Finding the right film school doesn’t necessarily mean finding the most expensive or prestigious institution. It’s about discovering which university is going to give you the tools you need to tell the stories you want to tell.
You might be choosing based on whether you need the latest technology, hands-on experience, or a mix of theory and practical. Other considerations might be deciding between learning all the different aspects of filmmaking and focusing on a specialty. Some schools offer access to good internships; at others, working professionals will be your instructors; in general, location, networking opportunities, and cast and crew availability are always elements to keep in mind.
New York and California might have larger populations of actors, writers, directors, and other filmmakers than elsewhere in the U.S., but as more productions leave L.A., it’s worth taking a look at universities outside those known filming hubs.
No matter what your criteria, there is a school that fits the experience you’re seeking. Backstage has compiled a list of schools that offer opportunities future filmmakers should consider when selecting the right fit.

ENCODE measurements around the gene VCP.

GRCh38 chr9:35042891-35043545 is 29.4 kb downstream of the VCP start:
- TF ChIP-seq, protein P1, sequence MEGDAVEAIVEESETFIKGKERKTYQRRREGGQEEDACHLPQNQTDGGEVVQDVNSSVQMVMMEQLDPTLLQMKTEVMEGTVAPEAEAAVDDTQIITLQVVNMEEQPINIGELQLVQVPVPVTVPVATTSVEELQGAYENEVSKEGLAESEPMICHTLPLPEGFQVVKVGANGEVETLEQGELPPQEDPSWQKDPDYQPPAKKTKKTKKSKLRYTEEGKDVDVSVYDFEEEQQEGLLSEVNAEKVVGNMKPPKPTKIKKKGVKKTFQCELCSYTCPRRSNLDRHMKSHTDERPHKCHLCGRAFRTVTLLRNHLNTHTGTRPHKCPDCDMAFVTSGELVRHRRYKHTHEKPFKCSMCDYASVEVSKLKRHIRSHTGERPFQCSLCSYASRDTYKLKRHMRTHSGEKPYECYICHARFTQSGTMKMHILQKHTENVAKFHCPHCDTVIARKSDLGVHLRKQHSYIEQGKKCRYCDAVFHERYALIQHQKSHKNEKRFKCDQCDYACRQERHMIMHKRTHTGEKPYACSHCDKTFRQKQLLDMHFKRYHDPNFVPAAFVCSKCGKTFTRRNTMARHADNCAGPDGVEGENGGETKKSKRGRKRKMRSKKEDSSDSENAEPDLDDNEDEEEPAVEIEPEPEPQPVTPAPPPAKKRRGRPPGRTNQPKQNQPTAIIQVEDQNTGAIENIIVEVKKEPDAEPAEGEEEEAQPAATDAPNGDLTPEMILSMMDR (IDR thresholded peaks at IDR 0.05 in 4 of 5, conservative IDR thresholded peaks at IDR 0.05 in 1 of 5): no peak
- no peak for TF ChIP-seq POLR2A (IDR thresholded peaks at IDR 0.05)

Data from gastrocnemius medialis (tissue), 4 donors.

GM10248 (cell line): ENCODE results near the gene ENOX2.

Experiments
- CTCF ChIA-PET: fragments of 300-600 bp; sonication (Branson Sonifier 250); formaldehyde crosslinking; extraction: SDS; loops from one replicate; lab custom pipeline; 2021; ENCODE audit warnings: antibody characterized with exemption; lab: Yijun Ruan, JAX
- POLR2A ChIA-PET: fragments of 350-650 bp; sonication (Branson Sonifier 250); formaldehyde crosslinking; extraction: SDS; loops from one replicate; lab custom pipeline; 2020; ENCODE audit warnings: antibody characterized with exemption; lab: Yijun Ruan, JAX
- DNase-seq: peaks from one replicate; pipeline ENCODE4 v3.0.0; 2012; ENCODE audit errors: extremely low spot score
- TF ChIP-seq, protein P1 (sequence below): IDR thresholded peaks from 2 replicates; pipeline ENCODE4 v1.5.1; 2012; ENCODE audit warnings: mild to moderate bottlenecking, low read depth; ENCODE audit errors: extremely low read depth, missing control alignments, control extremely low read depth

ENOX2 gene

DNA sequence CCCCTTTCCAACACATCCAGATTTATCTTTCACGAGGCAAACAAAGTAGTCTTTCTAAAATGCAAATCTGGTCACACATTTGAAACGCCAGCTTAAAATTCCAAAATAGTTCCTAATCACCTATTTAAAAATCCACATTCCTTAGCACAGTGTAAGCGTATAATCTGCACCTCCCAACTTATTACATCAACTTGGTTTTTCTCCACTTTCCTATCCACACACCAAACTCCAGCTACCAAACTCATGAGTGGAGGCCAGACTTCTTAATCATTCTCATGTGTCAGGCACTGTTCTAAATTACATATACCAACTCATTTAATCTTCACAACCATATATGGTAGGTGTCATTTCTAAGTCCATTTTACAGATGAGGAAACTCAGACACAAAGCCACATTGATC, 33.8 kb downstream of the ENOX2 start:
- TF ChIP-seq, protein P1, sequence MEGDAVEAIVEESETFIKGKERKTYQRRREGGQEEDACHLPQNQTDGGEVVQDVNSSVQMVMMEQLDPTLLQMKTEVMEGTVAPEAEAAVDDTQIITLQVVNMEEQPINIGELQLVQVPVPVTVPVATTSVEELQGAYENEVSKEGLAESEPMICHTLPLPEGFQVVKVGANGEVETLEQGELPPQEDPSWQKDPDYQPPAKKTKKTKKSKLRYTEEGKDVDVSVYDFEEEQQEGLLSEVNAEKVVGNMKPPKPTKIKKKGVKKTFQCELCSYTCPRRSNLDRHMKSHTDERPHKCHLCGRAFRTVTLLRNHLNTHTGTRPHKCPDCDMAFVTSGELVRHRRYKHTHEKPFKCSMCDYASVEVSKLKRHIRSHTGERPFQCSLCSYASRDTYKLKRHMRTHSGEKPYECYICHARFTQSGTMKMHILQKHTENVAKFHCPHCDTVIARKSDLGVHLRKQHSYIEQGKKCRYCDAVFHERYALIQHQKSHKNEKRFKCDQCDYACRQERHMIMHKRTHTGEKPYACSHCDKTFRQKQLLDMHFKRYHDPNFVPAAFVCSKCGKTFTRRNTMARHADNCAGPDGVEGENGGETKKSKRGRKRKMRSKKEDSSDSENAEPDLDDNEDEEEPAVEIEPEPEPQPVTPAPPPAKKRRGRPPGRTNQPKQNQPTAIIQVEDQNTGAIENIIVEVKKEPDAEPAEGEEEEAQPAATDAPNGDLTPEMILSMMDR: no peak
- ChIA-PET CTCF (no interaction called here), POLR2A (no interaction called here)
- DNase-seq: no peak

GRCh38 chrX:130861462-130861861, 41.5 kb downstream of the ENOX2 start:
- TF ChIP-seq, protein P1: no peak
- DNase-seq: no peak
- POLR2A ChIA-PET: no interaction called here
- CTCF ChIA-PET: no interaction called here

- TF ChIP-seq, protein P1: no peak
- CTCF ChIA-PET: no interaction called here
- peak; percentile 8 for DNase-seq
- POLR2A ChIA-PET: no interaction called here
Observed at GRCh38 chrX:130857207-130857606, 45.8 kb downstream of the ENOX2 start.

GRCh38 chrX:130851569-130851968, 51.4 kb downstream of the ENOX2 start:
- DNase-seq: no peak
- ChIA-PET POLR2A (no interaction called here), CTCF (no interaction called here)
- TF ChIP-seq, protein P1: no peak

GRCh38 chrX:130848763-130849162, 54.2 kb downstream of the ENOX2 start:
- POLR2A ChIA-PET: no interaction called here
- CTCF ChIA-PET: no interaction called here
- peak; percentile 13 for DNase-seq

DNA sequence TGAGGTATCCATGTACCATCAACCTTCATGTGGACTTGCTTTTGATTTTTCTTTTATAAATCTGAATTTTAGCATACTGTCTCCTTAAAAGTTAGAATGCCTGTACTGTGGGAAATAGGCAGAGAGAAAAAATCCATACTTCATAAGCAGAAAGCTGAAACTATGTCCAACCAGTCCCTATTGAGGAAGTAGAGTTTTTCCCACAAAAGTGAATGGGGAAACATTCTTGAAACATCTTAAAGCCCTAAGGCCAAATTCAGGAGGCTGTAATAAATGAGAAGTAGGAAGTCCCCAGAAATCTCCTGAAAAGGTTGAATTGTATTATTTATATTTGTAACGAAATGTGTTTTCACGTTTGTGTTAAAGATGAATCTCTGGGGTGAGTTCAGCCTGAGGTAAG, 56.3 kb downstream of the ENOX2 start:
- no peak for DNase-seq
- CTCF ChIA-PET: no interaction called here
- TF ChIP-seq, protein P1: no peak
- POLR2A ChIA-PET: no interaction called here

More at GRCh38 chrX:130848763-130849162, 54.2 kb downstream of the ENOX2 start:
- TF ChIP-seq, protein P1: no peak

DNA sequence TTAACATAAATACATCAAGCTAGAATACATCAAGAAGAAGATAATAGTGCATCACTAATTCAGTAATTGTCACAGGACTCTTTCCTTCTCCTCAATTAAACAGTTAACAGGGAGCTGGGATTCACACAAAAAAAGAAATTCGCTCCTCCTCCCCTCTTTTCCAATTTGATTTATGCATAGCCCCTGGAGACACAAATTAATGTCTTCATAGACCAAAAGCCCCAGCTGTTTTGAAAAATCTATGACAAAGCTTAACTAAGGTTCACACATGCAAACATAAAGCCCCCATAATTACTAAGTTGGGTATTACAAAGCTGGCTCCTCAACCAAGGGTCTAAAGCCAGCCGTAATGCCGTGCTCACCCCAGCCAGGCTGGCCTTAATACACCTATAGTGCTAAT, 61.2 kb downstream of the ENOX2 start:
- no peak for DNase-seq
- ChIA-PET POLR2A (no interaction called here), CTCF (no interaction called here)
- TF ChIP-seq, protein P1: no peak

- American Film Institute (AFI)
- Chapman University
- Columbia University
- DePaul University
- Feirstein Graduate School of Cinema
- Florida State University
- New York University (NYU)
- Savannah College of Art and Design (SCAD)
- University of California, Los Angeles (UCLA)
- University of Southern California (USC)
- ArtCenter School of Design
- Biola University
- California State University, Northridge
- Emerson College
- Loyola Marymount
- Montclair State University
- New York Film Academy (NYFA)
- Pratt Institute
- Ringling College of Art and Design
- San Francisco State University
- School of the Art Institute of Chicago (SAIC)
- School of Visual Arts (SVA)
- Stony Brook University, Southampton
- Temple University
- University of North Carolina Wilmington (UNCW)
- University of Texas at Austin
- University of Texas at Arlington
- Academy of Art University
- University of North Carolina (UNCSA)